“Being a girl, fighting for 20 years is not an easy job.” Mary Kom’s words to Olympic Channel from a qualifying event in Jordan last year convey a lot, especially in terms of longevity.
It has been 21 years since Mary appeared first at the national boxing championships in 2000. In all these years, the world has changed big time, thanks to the internet boom, social media overdose and phones becoming smart. But Mary, now a veteran, is showing no signs of hanging up her gloves.
In her first match at the Tokyo Olympics, where she defeated Dominican Republic’s Miguelina Hernandez Garcia, Mary showed again why she is still a force to reckon with at 38. The Indian unleashed a flurry of counter-attacking punches in the first round, catching her opponent, 15 years younger, off-guard.
In the last round, she pulled off punches so quick it threw Miguelina off track and unable to strike back cleanly.
For more than two decades, Mary has been at the top of her game, overcoming several challenges, such as injuries, giving birth to three children and seeing a steady stream of ambitious young boxers waiting to take her place. She hasn’t thrown in the towel though.
Simply put, if longevity is an art, Mary is the artist.
Born and brought up in an impoverished tenant farmer’s family in Kangathei village in Churachandpur district of Manipur, Mary has fought every hurdle in her way — poverty, lack of infrastructure, and societal stereotypes about boxing — on the path to glory in the ring.
She dabbled in volleyball, football, and athletics during her school days. But Mary settled on boxing in 1998, inspired by the success of Dingko Singh, who bagged an Asian Games gold for India after 16 years and created a culture of boxing in Manipur.
Mary made swift progress, moving from the state to national level within a few years. In 2002, she bagged her first World Championship gold in 2002, becoming the first Indian woman boxer to do so.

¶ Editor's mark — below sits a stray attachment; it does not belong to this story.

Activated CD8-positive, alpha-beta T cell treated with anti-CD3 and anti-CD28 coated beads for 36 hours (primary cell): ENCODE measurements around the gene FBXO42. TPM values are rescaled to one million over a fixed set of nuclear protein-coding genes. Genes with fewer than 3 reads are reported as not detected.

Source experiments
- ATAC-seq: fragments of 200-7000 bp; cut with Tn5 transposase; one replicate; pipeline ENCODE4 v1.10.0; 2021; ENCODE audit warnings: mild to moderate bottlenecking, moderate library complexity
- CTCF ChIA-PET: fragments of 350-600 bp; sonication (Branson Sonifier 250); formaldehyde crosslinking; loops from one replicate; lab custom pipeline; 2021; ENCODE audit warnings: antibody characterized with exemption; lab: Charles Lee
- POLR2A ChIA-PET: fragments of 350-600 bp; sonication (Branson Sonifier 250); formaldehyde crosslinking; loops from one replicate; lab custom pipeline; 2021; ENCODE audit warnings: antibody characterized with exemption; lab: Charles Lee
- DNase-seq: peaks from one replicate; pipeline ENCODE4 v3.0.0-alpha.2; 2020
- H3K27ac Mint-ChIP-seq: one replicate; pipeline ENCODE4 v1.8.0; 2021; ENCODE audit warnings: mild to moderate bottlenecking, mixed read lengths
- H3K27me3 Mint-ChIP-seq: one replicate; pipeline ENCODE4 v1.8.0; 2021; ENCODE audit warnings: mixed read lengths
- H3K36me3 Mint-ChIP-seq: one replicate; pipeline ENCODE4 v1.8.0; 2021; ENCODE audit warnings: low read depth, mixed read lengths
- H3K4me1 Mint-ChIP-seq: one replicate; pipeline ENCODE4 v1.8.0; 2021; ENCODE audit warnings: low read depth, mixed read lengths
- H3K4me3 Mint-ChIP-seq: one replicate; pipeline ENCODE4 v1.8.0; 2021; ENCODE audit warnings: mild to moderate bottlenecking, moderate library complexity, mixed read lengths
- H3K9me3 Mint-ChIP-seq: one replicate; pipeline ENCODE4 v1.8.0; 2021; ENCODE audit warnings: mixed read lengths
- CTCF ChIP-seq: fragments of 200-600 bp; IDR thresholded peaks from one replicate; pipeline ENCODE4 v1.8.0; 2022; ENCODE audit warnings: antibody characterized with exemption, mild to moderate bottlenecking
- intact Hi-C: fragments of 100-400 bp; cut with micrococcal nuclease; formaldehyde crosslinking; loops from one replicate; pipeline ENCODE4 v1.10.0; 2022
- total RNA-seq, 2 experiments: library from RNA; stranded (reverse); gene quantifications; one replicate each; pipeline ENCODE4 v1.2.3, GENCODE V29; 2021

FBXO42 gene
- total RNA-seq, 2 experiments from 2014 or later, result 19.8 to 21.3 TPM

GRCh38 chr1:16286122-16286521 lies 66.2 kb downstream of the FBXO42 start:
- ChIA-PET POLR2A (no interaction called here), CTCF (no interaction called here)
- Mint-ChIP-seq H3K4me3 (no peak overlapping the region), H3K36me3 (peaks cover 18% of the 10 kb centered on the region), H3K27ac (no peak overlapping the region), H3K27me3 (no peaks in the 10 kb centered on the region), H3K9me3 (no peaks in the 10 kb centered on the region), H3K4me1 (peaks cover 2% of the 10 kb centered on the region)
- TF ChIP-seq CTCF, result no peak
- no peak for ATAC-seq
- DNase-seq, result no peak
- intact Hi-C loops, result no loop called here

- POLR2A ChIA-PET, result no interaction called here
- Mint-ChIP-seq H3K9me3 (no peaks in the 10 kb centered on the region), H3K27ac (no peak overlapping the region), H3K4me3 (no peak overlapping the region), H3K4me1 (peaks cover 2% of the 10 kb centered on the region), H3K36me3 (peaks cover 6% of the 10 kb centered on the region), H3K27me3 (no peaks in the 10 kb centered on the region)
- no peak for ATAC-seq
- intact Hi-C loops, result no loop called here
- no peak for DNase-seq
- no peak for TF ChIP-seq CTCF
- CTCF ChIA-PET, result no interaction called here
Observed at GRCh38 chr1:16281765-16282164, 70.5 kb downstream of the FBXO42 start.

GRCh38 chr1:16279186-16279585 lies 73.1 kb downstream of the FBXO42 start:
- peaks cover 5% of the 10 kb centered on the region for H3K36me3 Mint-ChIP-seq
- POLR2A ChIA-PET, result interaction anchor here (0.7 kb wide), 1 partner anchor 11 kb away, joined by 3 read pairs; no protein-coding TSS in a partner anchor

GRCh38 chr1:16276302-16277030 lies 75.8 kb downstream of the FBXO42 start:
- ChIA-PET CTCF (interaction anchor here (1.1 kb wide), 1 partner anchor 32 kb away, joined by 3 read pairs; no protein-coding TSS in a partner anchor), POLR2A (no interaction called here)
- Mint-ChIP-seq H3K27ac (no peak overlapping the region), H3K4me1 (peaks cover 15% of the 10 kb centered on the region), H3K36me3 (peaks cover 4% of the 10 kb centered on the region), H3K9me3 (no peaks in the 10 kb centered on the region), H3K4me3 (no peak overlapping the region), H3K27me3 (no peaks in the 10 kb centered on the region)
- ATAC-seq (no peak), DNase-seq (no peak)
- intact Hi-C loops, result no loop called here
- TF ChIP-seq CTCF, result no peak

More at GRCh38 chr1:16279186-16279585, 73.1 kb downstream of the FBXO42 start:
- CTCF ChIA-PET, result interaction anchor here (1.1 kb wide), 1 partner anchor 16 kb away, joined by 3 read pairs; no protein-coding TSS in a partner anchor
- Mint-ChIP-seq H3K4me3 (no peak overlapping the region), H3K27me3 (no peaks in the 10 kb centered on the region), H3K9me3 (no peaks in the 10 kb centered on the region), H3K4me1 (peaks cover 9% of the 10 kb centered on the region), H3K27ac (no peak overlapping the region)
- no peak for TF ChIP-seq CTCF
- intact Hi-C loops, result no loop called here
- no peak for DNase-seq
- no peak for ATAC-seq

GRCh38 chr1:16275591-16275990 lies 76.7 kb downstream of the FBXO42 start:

She went on to win five more gold medals in the World Championships, the latest of them coming in 2018 in New Delhi before a bronze in Russia next year. What has made her success and longevity more believable is the fact that she has made use of her steely grit, adaptability in different situations and when to use her boxing intelligence in the game.
The round-of-32 match at Tokyo showed Mary’s tremendous ability to adapt her game to what the situation demands. It has allowed her to stay competitive at an elite level alongside the faster, fresher and younger crop of boxers.
From being non-stop aggressive, Mary has evolved with time. She now takes her time to read the opponent, adapts to what combinations of punches, jabs, cross and hook need to be efficiently pulled for a result in her favour.
Having achieved every honour that the sport has to offer, Mary can go for gold at Tokyo to add to her bronze at the 2012 London Olympics. She can bank upon her longevity and experience to go the distance.